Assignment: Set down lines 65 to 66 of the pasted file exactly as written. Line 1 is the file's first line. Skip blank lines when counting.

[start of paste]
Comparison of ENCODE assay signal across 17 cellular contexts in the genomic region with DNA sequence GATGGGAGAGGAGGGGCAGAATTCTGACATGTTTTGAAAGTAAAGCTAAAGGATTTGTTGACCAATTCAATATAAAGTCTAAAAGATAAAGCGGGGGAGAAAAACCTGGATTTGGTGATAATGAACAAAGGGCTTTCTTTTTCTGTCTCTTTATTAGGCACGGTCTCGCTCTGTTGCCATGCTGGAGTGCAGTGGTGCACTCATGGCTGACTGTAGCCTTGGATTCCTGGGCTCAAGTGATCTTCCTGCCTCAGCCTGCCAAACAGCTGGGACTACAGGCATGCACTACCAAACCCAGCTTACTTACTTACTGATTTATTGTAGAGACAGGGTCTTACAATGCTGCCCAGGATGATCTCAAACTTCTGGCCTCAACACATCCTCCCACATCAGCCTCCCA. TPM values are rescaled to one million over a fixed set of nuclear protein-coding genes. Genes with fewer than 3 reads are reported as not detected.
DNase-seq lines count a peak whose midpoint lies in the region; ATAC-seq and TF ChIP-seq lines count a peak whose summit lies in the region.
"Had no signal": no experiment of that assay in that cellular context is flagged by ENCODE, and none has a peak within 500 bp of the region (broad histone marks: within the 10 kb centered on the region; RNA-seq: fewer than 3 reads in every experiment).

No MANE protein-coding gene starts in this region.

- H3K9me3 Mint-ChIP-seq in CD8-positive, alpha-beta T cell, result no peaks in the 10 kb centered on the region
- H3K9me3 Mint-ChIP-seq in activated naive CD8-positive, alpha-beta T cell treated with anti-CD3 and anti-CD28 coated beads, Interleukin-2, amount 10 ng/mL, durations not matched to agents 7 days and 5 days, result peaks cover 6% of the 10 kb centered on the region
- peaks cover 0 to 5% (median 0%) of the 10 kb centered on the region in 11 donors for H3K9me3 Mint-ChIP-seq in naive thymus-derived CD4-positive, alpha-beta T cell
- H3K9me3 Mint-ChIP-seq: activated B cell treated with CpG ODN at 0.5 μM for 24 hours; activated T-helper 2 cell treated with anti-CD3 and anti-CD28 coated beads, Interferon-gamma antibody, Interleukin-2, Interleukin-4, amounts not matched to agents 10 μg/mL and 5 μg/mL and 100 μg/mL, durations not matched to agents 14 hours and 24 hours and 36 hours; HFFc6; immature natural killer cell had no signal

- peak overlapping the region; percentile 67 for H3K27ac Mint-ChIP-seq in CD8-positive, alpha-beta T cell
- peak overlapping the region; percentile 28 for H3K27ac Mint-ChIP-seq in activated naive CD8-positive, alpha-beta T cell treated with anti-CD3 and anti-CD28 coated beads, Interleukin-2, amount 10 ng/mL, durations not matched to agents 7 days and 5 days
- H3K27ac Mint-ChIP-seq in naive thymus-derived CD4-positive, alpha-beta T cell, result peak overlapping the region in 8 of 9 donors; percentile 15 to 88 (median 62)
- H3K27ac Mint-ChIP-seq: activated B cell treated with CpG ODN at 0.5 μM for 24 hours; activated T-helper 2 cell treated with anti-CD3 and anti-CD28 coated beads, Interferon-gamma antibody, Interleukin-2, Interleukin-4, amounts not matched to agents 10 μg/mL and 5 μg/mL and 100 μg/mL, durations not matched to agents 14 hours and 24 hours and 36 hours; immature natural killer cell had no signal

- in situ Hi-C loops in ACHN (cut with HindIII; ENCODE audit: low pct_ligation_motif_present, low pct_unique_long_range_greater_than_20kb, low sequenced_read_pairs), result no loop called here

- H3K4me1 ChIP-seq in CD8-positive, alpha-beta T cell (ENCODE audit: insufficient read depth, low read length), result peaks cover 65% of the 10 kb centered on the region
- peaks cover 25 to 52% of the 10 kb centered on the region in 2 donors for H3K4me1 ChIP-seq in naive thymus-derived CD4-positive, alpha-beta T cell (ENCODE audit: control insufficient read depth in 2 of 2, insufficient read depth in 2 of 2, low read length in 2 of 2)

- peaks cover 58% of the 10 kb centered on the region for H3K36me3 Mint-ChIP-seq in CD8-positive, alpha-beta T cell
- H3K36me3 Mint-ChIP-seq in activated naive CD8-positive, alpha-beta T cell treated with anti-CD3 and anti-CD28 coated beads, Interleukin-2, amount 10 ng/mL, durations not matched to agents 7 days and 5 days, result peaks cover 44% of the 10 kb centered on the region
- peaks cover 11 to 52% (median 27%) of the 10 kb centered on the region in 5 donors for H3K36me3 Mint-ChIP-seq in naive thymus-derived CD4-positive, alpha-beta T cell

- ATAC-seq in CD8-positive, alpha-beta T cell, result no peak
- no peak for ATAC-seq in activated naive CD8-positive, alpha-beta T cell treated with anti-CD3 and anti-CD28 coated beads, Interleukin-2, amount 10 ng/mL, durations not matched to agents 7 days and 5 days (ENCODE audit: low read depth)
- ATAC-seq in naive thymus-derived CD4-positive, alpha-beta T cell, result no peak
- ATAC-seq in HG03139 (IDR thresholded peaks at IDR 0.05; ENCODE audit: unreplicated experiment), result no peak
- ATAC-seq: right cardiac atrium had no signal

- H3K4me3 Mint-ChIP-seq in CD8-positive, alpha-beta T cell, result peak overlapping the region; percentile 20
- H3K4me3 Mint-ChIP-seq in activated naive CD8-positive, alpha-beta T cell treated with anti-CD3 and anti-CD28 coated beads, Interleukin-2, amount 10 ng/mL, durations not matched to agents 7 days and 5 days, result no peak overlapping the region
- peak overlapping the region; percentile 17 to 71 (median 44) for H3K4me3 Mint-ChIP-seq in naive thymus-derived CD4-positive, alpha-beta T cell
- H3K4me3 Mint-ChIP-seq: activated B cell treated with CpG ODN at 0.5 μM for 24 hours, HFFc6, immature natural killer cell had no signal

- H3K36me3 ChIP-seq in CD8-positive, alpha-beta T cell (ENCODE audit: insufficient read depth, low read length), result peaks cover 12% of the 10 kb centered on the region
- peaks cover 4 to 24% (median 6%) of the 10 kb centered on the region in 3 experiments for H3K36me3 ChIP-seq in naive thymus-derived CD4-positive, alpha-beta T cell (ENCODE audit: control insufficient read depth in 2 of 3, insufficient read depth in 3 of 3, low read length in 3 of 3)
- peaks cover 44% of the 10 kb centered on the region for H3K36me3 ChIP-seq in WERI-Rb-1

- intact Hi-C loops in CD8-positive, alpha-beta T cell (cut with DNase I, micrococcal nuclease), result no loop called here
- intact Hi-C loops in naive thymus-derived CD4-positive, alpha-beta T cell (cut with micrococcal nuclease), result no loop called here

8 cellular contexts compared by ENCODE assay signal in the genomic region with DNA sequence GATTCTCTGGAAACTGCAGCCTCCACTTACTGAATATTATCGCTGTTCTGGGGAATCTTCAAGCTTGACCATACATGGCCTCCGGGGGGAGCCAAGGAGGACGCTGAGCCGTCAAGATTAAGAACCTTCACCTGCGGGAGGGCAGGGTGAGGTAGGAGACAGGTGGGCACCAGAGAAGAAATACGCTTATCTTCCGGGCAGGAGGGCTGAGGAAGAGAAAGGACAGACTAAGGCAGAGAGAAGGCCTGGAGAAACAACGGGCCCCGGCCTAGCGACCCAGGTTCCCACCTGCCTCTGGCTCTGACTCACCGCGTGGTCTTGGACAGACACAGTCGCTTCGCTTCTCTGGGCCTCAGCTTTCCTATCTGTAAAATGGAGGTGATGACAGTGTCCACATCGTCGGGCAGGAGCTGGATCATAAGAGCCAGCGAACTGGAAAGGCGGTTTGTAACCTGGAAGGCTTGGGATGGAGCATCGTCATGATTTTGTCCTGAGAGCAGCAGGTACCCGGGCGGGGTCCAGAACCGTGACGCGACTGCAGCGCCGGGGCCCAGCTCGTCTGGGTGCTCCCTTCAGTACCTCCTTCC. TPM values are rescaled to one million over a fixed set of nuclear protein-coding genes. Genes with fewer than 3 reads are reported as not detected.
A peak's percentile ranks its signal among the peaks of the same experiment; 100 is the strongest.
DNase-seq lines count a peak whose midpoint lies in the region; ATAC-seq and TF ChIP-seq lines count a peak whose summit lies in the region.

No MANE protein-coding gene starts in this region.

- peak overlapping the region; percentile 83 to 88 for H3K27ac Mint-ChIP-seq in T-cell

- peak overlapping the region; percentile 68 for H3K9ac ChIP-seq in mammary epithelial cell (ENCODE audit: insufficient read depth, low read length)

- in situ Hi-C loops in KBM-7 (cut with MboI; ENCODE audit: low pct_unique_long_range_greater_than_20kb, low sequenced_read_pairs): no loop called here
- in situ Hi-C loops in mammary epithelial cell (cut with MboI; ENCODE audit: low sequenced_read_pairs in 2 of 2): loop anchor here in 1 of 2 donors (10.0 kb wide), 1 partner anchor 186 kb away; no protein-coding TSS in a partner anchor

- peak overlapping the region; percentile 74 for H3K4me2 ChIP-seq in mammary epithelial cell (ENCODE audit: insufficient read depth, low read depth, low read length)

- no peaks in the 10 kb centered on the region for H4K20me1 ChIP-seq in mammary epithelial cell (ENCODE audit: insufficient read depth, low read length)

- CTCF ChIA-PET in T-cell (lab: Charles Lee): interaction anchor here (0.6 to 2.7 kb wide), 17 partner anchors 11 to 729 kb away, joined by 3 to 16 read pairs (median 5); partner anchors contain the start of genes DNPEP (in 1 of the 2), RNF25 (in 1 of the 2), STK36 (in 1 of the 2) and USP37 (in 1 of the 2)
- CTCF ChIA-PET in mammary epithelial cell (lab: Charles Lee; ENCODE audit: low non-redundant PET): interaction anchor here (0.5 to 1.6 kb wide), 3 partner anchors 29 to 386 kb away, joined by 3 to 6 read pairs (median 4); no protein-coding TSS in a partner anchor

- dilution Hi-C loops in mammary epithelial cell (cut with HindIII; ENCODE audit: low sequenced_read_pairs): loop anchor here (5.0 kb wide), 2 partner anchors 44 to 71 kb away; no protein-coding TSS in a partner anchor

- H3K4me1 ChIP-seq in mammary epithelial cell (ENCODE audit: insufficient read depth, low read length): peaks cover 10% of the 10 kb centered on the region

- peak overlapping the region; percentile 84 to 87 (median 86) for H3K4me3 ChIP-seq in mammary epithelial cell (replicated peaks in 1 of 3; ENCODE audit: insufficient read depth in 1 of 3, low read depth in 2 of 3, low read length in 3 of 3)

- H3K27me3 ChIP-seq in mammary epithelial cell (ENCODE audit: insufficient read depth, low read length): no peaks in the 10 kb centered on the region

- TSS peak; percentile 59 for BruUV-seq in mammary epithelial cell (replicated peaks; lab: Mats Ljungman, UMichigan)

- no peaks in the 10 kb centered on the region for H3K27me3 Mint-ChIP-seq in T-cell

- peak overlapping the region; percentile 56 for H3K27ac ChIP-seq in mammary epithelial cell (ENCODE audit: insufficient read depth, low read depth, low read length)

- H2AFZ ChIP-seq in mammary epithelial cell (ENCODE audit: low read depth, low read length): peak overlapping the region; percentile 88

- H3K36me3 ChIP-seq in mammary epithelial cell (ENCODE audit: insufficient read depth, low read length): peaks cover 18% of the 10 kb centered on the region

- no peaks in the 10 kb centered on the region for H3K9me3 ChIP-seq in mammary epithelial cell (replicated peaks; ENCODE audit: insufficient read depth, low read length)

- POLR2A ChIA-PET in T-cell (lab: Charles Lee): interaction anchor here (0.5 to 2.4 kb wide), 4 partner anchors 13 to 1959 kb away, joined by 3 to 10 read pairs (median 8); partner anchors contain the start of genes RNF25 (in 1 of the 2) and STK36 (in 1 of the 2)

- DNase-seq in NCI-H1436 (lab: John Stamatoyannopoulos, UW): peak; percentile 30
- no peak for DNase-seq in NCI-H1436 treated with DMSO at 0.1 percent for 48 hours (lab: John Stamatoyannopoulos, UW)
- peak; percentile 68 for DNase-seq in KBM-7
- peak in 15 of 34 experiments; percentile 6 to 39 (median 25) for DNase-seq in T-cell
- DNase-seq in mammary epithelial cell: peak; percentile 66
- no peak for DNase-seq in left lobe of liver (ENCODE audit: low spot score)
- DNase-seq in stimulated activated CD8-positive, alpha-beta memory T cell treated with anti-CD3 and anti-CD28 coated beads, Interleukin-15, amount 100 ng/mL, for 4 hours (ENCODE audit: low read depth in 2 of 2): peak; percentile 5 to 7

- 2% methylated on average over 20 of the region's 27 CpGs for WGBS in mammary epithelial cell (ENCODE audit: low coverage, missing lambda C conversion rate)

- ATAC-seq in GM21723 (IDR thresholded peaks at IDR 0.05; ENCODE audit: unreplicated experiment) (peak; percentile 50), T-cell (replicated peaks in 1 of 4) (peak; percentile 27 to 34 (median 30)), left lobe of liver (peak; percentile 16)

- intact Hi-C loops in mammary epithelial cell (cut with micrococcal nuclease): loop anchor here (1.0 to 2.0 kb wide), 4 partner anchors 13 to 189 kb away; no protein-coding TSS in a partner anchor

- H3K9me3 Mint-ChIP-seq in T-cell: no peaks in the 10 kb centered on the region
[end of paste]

- intact Hi-C loops in mammary epithelial cell (cut with micrococcal nuclease): loop anchor here (1.0 to 2.0 kb wide), 4 partner anchors 13 to 189 kb away; no protein-coding TSS in a partner anchor

- H3K9me3 Mint-ChIP-seq in T-cell: no peaks in the 10 kb centered on the region